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Chersonesos Cited in Works by Ancient Authors

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Chersonesos Cited in Works by Ancient Authors

According to G. D. Belov

       In studying the history of Chersonesos one can use two types of sources: written and archaeological. The first is relatively limited in quantity and consists of works by Greek, Roman, Byzantine, Arab, and other writers. Besides this, some information about Chersonesos can be garnered from hagiographic sources, letters of contemporaries, Rus' chronicles, and treaties between Rus' princes and Byzantium.
       Apart from a few cases, written sources supply fragmented data which describe only isolated moments from the history of Chersonesos. Epigraphic monuments found during excavations compose a unique and rather extensive category of written sources.
       The earliest information about Chersonesos dates to the second half of the 4th century BC and is found in the Periplus ("description of the sea") attributed to a Greek author, Skilakes of Kariand. The Periegesis ("description of the Earth") of the late 2nd century BC attributed to Skimnos of Chios is the basic source of information for the founding of Chersonesos by Heraklea Pontica and Delos. However, this Periegesis was not actually written by Skimnos; it originates from earlier works, such as the historical geography by Ephorus and the geography by Dimitrios of Kallatis. The latter lived in the late 3rd century BC and had a good knowledge of the geography of the Pontus.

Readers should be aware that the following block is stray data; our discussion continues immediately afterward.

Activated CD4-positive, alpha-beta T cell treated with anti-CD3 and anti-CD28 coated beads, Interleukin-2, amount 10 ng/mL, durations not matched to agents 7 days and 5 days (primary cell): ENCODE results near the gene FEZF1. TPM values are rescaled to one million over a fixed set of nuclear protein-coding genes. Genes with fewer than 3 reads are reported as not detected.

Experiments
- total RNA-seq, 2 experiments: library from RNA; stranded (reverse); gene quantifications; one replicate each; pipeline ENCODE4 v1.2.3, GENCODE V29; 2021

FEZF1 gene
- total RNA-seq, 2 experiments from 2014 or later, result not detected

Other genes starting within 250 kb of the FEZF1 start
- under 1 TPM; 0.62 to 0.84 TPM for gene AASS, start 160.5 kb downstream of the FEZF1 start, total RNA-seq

The geographer Strabo, who lived in the early 1st century AD, composed the most detailed and complete description of Crimea. His Geography gives a detailed description of the history of Crimea during the Mithradatan period (end of the 2nd - 1st centuries BC). Despite the fact that Strabo supplied a great deal of information about Chersonesos and its environs, he himself had never been to Crimea and used works by other authors, like Dimitrios of Kallatis, as sources for his Geography.
       Although later Greek authors briefly mention Chersonesos, the majority of them used works by their predecessors, and thus do not supply new data about Chersonesos. Among these authors are: a contemporary of the Flavius dynasty, Joseph Flavius; Memnos, who lived in the late 1st - early 2nd centuries; Flegon of Tralls, who lived during the reign of Adrian; Appian, a contemporary of Adrian and Antoninus; Ptolemy and Polyenus, contemporaries of Marcus Aurelius; and Stephen of Byzantium and Pseudo-Arius, authors of the 5th century.
       Among Roman authors, Pliny the Elder, Pomponius Mela, and Pompey Trog supply brief information about Chersonesos.